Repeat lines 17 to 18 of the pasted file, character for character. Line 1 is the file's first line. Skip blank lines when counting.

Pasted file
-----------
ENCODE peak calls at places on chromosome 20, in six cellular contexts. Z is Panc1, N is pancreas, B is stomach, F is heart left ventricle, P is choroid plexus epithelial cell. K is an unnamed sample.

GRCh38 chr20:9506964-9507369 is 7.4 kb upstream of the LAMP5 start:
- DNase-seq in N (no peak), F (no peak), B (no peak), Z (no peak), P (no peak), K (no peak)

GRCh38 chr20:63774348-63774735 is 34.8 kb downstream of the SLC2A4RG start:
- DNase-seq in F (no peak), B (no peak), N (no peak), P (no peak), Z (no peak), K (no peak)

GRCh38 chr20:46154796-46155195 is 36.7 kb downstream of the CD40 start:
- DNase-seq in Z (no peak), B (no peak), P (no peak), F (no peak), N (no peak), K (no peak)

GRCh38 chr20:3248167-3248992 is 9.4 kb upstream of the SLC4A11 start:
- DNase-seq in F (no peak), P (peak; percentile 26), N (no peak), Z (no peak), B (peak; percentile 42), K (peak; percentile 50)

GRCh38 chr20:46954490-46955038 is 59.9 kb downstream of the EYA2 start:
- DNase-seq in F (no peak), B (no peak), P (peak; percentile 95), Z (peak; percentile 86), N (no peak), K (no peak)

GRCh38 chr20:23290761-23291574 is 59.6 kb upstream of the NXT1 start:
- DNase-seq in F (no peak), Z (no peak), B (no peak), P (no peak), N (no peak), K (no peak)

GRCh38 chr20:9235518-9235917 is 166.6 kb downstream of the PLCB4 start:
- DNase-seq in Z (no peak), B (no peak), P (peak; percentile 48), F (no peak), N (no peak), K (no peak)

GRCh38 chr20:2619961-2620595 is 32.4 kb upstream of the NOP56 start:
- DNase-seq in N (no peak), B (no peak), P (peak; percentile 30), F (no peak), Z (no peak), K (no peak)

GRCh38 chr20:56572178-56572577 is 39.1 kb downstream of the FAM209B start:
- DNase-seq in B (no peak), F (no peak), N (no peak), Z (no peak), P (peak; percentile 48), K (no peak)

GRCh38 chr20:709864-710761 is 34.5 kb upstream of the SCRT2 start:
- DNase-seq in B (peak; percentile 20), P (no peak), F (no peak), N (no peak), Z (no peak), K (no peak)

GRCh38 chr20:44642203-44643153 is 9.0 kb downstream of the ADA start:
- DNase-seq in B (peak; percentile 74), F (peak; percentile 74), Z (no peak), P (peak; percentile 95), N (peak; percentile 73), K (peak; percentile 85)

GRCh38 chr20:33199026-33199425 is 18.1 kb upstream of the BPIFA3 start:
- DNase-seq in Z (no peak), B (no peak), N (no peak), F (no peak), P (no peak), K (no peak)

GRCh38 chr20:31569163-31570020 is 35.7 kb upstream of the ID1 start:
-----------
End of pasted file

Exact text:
- DNase-seq in N (no peak), B (no peak), P (peak; percentile 30), F (no peak), Z (no peak), K (no peak)

GRCh38 chr20:56572178-56572577 is 39.1 kb downstream of the FAM209B start: